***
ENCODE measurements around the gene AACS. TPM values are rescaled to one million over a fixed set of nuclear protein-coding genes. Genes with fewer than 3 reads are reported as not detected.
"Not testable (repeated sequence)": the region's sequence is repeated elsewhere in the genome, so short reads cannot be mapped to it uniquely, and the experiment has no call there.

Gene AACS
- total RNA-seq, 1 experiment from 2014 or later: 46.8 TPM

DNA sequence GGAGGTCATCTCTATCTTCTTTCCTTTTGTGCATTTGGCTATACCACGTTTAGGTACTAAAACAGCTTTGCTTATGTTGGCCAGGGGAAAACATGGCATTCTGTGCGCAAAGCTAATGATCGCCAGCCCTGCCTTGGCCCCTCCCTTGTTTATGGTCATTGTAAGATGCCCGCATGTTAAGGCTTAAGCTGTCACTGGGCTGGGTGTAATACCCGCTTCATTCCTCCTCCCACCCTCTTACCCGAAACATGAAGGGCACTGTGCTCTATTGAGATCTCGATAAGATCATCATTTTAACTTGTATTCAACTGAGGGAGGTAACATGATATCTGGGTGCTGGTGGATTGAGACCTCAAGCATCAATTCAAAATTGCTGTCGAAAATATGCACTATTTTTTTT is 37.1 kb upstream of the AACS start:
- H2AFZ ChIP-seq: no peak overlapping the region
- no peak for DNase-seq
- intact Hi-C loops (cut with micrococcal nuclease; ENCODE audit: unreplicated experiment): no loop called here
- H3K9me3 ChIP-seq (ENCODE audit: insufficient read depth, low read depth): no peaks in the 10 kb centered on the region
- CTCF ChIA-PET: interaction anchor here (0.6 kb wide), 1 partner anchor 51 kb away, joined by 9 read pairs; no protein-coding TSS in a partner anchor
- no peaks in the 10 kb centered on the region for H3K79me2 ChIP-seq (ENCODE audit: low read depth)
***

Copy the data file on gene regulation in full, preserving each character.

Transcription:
ENCODE measurements around the gene AACS. TPM values are rescaled to one million over a fixed set of nuclear protein-coding genes. Genes with fewer than 3 reads are reported as not detected.
"Not testable (repeated sequence)": the region's sequence is repeated elsewhere in the genome, so short reads cannot be mapped to it uniquely, and the experiment has no call there.

Gene AACS
- total RNA-seq, 1 experiment from 2014 or later: 46.8 TPM

DNA sequence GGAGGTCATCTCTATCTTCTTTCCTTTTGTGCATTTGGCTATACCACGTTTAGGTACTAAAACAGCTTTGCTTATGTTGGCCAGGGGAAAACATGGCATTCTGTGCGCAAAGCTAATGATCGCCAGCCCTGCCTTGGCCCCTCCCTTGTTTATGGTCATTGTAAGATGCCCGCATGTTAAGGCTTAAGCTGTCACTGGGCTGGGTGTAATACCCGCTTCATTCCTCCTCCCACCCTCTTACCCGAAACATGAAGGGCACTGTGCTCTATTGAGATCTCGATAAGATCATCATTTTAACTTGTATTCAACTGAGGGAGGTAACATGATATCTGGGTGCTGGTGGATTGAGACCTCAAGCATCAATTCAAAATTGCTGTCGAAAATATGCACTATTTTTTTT is 37.1 kb upstream of the AACS start:
- H2AFZ ChIP-seq: no peak overlapping the region
- no peak for DNase-seq
- intact Hi-C loops (cut with micrococcal nuclease; ENCODE audit: unreplicated experiment): no loop called here
- H3K9me3 ChIP-seq (ENCODE audit: insufficient read depth, low read depth): no peaks in the 10 kb centered on the region
- CTCF ChIA-PET: interaction anchor here (0.6 kb wide), 1 partner anchor 51 kb away, joined by 9 read pairs; no protein-coding TSS in a partner anchor
- no peaks in the 10 kb centered on the region for H3K79me2 ChIP-seq (ENCODE audit: low read depth)